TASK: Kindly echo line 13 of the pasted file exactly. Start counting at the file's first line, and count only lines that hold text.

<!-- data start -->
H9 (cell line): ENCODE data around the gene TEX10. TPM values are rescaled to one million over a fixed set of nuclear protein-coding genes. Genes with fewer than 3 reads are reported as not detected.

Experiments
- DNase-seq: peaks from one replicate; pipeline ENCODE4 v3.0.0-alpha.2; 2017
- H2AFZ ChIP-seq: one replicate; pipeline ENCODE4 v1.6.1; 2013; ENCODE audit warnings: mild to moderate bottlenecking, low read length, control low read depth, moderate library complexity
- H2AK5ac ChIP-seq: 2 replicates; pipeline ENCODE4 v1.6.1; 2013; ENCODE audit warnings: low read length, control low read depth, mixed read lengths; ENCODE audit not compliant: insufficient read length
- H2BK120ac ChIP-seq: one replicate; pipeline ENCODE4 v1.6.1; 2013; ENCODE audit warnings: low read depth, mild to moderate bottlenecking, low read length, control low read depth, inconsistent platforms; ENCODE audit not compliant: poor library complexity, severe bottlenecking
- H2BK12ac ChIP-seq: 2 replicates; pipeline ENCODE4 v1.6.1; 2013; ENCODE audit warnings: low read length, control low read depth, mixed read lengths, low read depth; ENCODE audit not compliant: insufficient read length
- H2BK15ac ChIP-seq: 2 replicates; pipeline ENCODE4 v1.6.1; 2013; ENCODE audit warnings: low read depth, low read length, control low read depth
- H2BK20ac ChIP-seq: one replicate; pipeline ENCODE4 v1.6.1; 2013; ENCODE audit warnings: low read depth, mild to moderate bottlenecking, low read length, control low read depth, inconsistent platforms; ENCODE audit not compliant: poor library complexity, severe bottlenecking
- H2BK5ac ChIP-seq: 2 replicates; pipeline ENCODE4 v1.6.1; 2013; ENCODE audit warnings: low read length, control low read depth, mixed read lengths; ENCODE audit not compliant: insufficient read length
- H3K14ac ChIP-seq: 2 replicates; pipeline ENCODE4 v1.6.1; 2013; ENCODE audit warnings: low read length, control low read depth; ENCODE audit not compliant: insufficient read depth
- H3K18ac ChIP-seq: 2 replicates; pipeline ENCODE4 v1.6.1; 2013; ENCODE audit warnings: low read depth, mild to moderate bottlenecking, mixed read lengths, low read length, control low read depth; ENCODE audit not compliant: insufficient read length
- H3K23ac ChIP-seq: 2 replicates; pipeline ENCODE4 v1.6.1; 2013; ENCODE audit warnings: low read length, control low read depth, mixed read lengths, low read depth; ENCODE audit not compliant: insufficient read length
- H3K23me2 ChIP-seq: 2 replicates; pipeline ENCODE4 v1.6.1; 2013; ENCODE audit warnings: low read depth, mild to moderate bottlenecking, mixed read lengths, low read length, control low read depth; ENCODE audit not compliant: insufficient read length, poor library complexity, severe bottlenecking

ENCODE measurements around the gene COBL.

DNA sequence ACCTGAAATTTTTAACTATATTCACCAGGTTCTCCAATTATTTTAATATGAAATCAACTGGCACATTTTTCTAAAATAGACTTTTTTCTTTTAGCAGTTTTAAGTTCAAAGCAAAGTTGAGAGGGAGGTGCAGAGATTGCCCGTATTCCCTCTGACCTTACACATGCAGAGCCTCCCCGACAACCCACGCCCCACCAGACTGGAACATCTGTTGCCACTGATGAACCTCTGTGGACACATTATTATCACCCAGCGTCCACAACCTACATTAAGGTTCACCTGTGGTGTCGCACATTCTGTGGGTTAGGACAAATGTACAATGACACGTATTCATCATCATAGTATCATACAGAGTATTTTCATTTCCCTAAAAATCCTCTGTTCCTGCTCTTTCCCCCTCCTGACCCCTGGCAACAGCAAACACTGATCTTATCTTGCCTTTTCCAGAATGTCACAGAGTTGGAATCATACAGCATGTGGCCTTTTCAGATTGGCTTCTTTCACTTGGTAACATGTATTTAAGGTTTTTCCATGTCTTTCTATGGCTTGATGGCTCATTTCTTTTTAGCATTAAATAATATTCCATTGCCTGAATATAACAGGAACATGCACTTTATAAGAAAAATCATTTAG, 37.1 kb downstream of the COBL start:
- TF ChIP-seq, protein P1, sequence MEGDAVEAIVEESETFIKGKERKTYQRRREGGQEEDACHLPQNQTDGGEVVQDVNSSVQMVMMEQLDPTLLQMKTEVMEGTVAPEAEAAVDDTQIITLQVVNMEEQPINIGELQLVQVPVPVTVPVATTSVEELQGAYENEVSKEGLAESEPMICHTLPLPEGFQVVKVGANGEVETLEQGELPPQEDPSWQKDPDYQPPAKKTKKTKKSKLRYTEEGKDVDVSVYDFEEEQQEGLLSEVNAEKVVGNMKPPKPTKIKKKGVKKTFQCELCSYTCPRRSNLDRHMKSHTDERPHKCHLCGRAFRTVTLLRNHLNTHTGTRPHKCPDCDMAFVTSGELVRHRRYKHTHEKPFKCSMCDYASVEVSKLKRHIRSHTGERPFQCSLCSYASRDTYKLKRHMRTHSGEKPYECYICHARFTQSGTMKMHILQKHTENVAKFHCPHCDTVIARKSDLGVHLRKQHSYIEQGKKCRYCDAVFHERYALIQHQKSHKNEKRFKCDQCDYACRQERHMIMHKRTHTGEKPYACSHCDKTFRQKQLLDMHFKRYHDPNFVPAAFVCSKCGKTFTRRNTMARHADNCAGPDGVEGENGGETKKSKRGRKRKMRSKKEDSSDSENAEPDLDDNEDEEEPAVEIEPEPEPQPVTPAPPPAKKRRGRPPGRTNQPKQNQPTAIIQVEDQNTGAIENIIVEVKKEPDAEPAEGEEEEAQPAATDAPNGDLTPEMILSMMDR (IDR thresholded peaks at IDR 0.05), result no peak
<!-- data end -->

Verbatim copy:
- H3K23ac ChIP-seq: 2 replicates; pipeline ENCODE4 v1.6.1; 2013; ENCODE audit warnings: low read length, control low read depth, mixed read lengths, low read depth; ENCODE audit not compliant: insufficient read length